The Lost Cause
R. T. W. Duke, Jr. and the Romance of Confederate Defeat
In 1946, Katharine Du Pre Lumpkin wrote in The Making of a Southerner of her father’s childhood on a Georgia plantation. The expectation of slave ownership, she explained, “left a special stamp on men who lived this life. But more particularly,” she observed, “in a special way it stamped their sons, who were reared to expect it and then saw it snatched away.” R. T. W. Duke, Jr., like Lumpkin’s father, found his hopes of a plantation idyll dashed by sectional conflict. Along with Lumpkin, Will Percy, and scores of other whites of his generation, Duke embraced the “Lost Cause,” a way of remembering the conflict that celebrated Southern valor and defended the justice of the Confederate cause. Believers in “the cause” accepted political reunion with Northern states but rejected the participation of African Americans in politics.
R. T. W. Duke, Sr. did fight in the Civil War, and he placed a high value on communicating specific details of his service to his children. Writing forty years after the conflict, his son recorded everything from the elder Duke’s organization of the Albemarle Rifles in 1859, to his service at First Manassas, to the conflict with General Wise that led him to resign, through his reenlistment and final surrender at Silas Creek.
Duke, Sr. displayed pride in his Confederate service outside of the home as well. Even while reporting to his constituents as a representative in the 42nd Congress, he found ways to defiantly claim allegiance to the Confederacy’s memory. Unreconciled to Confederate defeat he remained, in his own words, “A Rebel Still.” Through the vehicle of the Democratic party, he continued the South’s fight by protesting the Fourteenth Amendment and other perceived encroachments on Southern rights.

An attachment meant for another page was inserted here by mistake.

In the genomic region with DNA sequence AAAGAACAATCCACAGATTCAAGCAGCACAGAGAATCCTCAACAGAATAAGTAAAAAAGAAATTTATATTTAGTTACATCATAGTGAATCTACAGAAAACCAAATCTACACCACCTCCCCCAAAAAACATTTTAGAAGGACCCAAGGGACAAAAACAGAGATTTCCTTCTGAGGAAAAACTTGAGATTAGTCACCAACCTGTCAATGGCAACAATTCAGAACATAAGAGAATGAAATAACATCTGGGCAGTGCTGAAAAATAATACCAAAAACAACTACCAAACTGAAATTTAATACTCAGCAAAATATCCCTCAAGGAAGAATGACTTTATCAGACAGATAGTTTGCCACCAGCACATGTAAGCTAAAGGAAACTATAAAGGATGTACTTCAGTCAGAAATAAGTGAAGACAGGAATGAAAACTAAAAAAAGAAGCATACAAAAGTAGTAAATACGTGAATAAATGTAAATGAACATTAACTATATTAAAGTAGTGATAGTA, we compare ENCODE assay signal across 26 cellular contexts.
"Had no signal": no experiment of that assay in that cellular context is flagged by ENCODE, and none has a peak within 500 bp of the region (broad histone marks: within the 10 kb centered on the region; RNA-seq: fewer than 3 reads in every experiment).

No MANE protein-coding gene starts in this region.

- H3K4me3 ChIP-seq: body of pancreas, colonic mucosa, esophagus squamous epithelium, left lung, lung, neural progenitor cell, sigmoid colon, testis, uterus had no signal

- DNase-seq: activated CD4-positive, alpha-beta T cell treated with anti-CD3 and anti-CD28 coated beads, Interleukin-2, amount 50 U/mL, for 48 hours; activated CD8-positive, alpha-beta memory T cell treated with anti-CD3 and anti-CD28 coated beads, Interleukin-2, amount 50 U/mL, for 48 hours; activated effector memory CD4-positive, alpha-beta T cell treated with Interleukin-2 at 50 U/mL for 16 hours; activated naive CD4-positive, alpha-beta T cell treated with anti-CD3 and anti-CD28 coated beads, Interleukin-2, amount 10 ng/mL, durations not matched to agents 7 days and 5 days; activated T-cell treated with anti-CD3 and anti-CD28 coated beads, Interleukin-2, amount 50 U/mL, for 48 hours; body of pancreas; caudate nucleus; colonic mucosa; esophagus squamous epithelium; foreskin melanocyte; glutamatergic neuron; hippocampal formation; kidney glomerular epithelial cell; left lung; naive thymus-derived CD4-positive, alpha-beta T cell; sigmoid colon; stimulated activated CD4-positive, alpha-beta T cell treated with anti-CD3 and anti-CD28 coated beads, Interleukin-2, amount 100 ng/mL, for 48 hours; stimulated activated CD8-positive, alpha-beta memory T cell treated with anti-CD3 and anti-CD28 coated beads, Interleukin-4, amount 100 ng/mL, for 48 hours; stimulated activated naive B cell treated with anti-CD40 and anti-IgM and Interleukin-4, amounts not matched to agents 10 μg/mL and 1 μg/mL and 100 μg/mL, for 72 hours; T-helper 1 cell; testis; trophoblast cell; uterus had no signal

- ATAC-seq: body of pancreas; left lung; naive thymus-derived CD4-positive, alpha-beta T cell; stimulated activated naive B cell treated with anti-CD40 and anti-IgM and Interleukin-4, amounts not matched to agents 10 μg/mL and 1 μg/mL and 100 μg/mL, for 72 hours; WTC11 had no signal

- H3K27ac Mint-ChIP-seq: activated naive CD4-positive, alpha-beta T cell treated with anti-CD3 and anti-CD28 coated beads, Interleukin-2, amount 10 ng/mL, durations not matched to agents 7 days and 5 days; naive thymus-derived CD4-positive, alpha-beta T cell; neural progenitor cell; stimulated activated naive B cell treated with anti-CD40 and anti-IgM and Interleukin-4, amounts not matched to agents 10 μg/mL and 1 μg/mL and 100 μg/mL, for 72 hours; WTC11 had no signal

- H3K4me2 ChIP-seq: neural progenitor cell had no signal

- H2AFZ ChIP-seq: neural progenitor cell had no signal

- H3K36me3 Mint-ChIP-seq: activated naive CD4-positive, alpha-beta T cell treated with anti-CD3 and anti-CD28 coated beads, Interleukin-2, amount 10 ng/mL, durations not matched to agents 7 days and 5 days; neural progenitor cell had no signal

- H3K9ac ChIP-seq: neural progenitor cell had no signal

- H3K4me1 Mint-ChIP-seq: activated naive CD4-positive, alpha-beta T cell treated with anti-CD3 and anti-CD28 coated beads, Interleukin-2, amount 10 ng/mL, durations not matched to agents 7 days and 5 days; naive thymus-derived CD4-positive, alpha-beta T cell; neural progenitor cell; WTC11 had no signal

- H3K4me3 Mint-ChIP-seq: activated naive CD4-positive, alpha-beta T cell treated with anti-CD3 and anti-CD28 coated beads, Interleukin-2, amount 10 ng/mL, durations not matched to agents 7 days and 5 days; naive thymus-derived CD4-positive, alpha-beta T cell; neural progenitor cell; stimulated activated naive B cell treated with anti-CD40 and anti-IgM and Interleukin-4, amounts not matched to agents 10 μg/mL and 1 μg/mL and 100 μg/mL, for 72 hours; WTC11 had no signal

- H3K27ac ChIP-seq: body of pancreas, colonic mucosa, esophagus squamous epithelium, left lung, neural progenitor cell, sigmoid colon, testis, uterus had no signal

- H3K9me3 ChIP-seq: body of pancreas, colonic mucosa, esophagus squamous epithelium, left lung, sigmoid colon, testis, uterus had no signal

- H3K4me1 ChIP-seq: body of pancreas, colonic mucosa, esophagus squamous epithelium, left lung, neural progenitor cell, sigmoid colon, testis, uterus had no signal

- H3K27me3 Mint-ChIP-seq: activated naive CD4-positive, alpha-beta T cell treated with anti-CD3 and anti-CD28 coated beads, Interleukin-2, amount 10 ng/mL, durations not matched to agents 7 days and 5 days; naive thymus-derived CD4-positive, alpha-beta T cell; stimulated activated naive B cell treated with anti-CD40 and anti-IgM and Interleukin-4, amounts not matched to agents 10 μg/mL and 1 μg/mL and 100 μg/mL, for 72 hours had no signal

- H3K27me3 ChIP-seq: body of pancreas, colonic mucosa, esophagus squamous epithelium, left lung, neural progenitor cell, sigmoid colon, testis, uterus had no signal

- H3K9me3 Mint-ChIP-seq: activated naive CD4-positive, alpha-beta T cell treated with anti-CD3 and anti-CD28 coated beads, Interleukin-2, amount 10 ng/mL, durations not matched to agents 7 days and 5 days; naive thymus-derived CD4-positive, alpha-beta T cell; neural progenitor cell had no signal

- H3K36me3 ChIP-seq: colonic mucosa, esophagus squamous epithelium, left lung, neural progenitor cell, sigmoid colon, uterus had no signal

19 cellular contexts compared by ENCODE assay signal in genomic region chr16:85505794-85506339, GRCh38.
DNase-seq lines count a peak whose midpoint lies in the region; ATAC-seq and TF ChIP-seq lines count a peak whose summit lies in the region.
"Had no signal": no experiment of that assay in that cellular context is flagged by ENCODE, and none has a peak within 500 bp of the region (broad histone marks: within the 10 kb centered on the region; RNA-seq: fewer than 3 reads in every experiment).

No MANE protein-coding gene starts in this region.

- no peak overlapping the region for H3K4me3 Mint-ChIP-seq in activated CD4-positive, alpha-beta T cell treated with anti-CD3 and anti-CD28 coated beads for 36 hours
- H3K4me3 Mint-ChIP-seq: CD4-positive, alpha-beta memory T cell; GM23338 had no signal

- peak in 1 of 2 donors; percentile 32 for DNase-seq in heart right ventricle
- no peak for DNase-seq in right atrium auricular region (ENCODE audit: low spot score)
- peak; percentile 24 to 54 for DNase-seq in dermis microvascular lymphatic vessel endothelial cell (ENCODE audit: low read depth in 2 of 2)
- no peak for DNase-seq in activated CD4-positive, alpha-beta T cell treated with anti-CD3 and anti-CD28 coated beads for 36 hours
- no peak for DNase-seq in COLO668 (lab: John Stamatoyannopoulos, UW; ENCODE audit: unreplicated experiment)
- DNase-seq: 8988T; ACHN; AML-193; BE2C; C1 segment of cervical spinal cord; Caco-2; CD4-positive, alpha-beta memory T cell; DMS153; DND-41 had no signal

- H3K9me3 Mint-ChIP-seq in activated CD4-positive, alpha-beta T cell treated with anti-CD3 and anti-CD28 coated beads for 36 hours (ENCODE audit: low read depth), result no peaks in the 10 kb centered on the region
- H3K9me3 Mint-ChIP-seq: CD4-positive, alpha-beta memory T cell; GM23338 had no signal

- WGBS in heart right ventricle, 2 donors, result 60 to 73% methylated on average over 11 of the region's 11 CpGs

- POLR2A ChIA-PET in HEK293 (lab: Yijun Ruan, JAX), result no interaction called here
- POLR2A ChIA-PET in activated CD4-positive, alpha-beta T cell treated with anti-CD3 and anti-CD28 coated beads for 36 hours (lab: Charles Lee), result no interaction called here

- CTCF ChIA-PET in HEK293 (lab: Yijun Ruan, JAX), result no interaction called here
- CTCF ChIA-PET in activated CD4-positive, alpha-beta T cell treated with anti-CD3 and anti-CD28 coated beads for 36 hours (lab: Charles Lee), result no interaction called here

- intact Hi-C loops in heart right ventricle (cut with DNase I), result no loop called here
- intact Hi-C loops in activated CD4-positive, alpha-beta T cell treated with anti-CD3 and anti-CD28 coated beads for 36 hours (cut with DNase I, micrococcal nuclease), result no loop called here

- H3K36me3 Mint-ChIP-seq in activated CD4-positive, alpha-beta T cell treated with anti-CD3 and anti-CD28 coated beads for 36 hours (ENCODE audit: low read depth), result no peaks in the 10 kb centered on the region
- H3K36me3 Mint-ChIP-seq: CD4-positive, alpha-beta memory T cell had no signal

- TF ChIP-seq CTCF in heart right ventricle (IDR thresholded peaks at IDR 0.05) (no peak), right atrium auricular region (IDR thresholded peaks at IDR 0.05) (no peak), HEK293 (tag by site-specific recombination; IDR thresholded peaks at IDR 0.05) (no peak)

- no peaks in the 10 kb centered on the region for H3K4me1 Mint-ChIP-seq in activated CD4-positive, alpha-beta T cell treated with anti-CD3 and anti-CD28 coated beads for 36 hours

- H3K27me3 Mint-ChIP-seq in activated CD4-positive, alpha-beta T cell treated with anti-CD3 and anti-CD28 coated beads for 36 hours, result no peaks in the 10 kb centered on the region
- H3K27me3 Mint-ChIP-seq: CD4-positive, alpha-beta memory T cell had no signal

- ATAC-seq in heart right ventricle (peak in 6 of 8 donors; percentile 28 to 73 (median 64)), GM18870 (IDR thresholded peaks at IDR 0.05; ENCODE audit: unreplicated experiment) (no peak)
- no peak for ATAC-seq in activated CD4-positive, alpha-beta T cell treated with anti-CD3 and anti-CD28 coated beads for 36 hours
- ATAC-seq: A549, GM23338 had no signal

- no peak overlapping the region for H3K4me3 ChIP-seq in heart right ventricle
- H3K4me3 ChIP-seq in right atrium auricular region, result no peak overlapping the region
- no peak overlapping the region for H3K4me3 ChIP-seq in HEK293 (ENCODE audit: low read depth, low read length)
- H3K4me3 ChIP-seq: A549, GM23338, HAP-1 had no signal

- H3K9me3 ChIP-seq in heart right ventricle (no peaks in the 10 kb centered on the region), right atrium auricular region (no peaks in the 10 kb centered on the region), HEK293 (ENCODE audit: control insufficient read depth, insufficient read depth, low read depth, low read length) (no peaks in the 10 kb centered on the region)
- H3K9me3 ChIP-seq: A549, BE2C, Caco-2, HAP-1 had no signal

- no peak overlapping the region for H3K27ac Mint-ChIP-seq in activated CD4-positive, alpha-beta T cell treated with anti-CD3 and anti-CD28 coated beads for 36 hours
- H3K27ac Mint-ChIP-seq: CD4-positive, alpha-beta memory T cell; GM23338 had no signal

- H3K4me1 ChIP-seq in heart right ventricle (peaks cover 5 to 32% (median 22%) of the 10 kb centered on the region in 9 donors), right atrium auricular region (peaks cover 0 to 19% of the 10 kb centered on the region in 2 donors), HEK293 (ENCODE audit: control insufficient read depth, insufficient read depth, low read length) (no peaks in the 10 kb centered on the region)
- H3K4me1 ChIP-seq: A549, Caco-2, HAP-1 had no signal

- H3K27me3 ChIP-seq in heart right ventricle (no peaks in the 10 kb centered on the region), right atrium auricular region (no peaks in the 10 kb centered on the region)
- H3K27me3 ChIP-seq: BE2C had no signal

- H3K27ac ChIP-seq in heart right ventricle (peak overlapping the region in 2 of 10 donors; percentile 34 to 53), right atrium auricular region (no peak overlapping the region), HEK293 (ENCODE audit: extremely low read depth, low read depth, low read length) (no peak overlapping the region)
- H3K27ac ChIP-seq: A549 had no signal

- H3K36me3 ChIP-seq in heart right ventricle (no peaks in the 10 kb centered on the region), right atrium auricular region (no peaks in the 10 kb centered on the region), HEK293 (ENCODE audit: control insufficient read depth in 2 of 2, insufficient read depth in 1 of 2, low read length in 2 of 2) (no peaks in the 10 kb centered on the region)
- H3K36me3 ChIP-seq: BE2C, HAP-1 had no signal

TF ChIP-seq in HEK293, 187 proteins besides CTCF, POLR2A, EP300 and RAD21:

Moreover, R. T. W. Duke, Sr. co-founded in 1889 the John Bowie Strange Camp of the United Confederate Veterans (UCV). This camp was only the fourteenth of its kind in any Southern state and symbolized the depth of Confederate feeling in the community.
The younger Duke, who–unlike his brother William–could not join the UCV, embraced the program of Confederate remembrance by helping to found the local chapter of the Sons of Confederate Veterans in 1893. In honor of his father, he labeled the chapter the “R.T.W. Duke chapter of the Sons of Confederate Veterans.” According to their first constitution, the group aimed to “perpetuate the memory and gallant deeds of the soldiers of the South in the war between the states: To see to it that no unjust aspersions are made upon the cause for which those soldiers fought: to preserve the traditions and histories of that war, and to arrive at just conclusions as to the reasons governing the South in its course in said war, and especially the reasons governing the course of the State of Virginia. To learn ourselves, and to attempt to teach others true patriotism to our State and the aid by which all proper means in cultivating the spirit of our justice and fraternity between the several sections of whole country, and make the Union a Union for the whole people.”